Homicides down in some U.S. cities, up among black youth
MILWAUKEE — While New York and Chicago saw an increase in slayings last year, other cities — including Boston, Milwaukee, Detroit, Cleveland, Baltimore, Philadelphia and Los Angeles — had fewer violent deaths in 2008 than in 2007.
But falling crime rates across the nation have masked the rise of a troubling tide: Black teenagers are killing each other in rising numbers, according to a study released last week by Northeastern University.
Among the findings in the report by criminal justice professors James Alan Fox and Marc Swatt: an increase of more than 39 percent in the number of black males between the ages of 14 and 17 killed between 2000 and 2007, and an increase of 34 percent in the number of blacks that age group who committed homicide.
The increases for white male teens age 14-17 during that same period were nearly 17 percent and 3 percent, respectively.
“We can’t ignore the fact that hidden within the overall good news on crime, is very bad news for a segment of the population — young black males — and that needs our attention,” Fox said.
The report also noted guns were overwhelmingly the weapon of choice for young black offenders and are now used in nearly 85 percent of homicides they commit.
The statistics in Boston mirror the national numbers.
The homicide rate shows a promising trend, with the city recording 63 killings in 2008, down from 65 in 2007, 74 in 2006 and 75 in 2005. However, 64 black males between the ages of 14 and 24 were killed in Boston from 2006 to 2007, a 78 percent increase over the death toll for that population during the period from 2000 to 2001, according to the Northeastern study.
One success story revealed by the statistics came in Milwaukee. Killings dropped by a third in Wisconsin’s largest city last year, placing it among the nation’s most successful in tackling its 2008 murder rate.
According to the data from the Northeastern study, the number of black men between the ages of 15 and 29 killed in Milwaukee dropped nearly two-thirds, from 54 in 2007 to 19 last year.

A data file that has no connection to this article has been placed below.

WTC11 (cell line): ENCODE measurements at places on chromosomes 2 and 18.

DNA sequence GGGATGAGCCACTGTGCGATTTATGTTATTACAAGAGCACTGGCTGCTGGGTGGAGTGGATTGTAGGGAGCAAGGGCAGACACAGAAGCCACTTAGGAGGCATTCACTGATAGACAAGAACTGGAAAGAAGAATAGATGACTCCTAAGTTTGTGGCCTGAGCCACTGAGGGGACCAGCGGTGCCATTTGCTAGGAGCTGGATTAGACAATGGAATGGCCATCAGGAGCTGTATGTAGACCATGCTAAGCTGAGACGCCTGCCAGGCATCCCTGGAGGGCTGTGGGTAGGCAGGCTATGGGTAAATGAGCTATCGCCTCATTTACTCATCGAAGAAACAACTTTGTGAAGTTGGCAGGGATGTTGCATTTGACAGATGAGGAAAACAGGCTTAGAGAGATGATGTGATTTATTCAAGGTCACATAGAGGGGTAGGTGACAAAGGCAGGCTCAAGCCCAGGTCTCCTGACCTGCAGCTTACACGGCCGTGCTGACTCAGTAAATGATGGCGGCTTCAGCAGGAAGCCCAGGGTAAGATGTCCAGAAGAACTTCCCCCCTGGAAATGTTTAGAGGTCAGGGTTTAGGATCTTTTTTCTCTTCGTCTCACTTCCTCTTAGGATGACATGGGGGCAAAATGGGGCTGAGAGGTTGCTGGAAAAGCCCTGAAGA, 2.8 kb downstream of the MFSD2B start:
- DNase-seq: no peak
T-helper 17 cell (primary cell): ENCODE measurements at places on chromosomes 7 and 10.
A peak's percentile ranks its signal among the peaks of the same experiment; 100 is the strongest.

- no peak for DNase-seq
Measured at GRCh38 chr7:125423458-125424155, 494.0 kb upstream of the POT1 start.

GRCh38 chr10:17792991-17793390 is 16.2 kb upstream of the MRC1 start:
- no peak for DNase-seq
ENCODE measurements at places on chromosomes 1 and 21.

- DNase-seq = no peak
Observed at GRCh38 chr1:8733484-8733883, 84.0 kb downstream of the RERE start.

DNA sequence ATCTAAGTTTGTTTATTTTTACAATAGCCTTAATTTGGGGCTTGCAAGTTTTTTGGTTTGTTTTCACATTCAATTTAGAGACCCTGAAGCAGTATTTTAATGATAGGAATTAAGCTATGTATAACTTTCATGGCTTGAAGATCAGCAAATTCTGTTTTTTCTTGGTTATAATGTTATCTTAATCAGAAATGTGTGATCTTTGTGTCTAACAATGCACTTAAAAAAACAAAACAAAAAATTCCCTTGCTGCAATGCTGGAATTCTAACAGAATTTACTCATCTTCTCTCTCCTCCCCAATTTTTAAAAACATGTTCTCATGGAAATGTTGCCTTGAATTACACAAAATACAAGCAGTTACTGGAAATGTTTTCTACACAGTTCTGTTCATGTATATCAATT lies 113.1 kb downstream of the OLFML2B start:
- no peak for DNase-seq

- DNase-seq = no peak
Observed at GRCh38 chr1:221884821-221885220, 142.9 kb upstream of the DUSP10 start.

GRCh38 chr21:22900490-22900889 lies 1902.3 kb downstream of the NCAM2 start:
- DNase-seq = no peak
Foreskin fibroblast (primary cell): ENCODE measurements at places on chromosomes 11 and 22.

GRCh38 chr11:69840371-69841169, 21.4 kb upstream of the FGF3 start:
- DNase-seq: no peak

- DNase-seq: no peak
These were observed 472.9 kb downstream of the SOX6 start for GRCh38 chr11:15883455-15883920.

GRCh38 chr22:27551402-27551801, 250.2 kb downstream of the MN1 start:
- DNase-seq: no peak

Total homicides dropped 32 percent, from 105 in 2007 to 71 last year — the lowest number since 1985. The city also saw fewer gun deaths.
“I think today Milwaukee is allowed to feel good about itself because this reduction is the work of many people,” Police Chief Edward Flynn told a news conference. “This year they saw a return on their investment.”
While the nation’s preliminary crime statistics won’t be released by the FBI until spring, a review of unofficial figures released by 25 of the 52 police departments in cities with a population of over 350,000 showed 15 of the 25 had fewer slayings last year than in 2007.
Detroit had 344 slayings, a 13 percent drop from the 396 in 2007; Philadelphia’s 332 killings were a 15 percent drop from the 392 in 2007; and the 234 homicides in Baltimore were 17 percent less than the 282 the year before.
Cleveland recorded 102 homicides in 2008, down from a 13-year high of 134 in 2007, but Mayor Franklin Jackson wasn’t celebrating the 24 percent drop.
“We’re very disappointed,” Jackson said. “If one person gets killed, it’s a problem. These are not just statistics. Somebody cared about these people.”
In the nation’s biggest cities, homicides in New York rose 5.2 percent, to 522 from 496 the year before, while slayings in Los Angeles were down — 376 in 2008 compared to 400 the prior year.
Homicides in Los Angeles have plunged 27 percent during the past five years, which police officials attributed to a reduction of gang-related crime.
“We have shown time and again that if you invest in law enforcement and hold police accountable … you will absolutely have a very definitive effect on crime,” said Los Angeles Assistant Police Chief Earl Paysinger.
Also reporting fewer slayings were Houston; Minneapolis; Jacksonville, Fla.; San Jose, Calif.; San Francisco; Oakland, Calif.; and Tulsa, Okla.
Killings were up in Chicago; Columbus, Ohio; Washington, D.C.; Tucson, Ariz.; Kansas City, Mo.; St. Louis; Indianapolis; Seattle; and Charlotte, N.C.
In the 25 cities, there were a combined 4,291 slayings in 2008, an overall 2.7 percent drop from the 4,409 recorded in 2007. Data was not reviewed for another 27 cities classified by the Census Bureau as having a 2007 population of over 350,000, however.
Associated Press Writer Jay Lindsay contributed to this report.